Last Updated on Saturday, 26 December 2015, 20:59 by GxMedia
The opposition A Partnership for National Unity’s (APNU) recommendations for the removal of direct ministerial involvement in appointing a Financial Intelligence Unit (FIU) and arresting suspected money launders were Sunday night rejected by the government.
The government members of the parliamentary select committee set up to examine amendments to the Anti Money Laundering and Countering of Financing Terrorism (AML/CFT) also rubbished the opposition’s desire to outlaw the possession of huge amounts of cash.
Finance Minister Dr. Ashni Singh declined to say definitively whether government would vote in favour of the opposition’s suggested amendments when the National Assembly meets Monday at 2 PM.
Ahead of that sitting, the select committee is expected to meet again on Thursday at 12 mid-day to consider how the opposition’s ideas have been incorporated into the AML/CFT and the proposed amendments.
APNU sources on Sunday reiterated that even if the select committee reaches consensus on the AML/CFT amendments, their vote in the House would depend on whether government operationalises several Bills already approved and signed into law. APNU also wants government to agree to vote in favour of several Bills that President Donald Ramotar has refused to assent on grounds that they are unconstitutional.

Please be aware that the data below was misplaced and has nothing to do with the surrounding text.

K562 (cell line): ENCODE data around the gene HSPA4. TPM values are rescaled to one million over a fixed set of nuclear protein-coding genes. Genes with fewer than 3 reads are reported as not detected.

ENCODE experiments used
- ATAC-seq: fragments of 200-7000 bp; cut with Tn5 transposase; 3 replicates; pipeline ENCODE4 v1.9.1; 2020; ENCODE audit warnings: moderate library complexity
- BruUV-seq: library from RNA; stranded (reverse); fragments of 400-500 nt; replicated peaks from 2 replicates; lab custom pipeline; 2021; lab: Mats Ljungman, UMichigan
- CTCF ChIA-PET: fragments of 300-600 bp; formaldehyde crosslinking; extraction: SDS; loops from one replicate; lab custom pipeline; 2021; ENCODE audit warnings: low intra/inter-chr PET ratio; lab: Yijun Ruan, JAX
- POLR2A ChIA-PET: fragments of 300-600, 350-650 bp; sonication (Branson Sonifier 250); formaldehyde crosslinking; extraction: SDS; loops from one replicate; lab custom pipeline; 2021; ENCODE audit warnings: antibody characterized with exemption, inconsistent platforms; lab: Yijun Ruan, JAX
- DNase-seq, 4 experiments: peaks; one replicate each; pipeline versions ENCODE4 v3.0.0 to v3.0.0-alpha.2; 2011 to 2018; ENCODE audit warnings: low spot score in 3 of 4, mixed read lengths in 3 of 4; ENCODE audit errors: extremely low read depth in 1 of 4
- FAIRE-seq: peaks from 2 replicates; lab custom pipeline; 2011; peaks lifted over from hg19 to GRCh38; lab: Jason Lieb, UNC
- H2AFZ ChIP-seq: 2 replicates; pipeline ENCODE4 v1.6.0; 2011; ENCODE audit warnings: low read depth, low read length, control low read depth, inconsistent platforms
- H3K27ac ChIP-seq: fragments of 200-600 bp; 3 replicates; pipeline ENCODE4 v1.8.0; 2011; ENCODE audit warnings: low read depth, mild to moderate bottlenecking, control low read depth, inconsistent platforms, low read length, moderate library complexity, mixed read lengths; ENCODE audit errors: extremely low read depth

The Private Sector Commission (PSC), Western diplomats and the Guyana Association of Bankers have all urged that the AML/CFT be passed or the country could face serious consequences by the Financial Action Task Force, the France-based global watchdog on financial crimes, when it meets later this month. Essentially, that means that money transfers for the purchase of key supplies such as pharmaceuticals, fuels, equipment and spare parts could be slowed up because correspondent banks would refuse or slow to conduct certain transactions without intense scrutiny.
Labelling the opposition’s proposals a set of last minute incoherent and inconsistent ideas that were presented at the last moment, the ministers were not definitive on whether they government would vote in favour of A Partnership for National Unity’s (APNU) proposed amendments. “That remains to be seen. I don’t know what the committee will decide. It depends on what emerges from the committee,” said Finance Minister Dr. Ashni Singh.
APNU point-person on the committee Carl Greenidge declined to discuss the details of the proposed structure but suggested that his team recommended a new mechanism for appointing the Head of the Financial Intelligence Unit (FIU). He hinted that under the present system in which the FIU is appointed by the political directorate which could include politically exposed persons including the Minister of Finance and the Attorney General. “There are issues as to who has oversight of the FIU, how the FIU is appointed, what skills are to be in there, how they are to be fired… There are amendments proposed and the draughtsmen now have to incorporate that neatly into the existing legislation,” he said.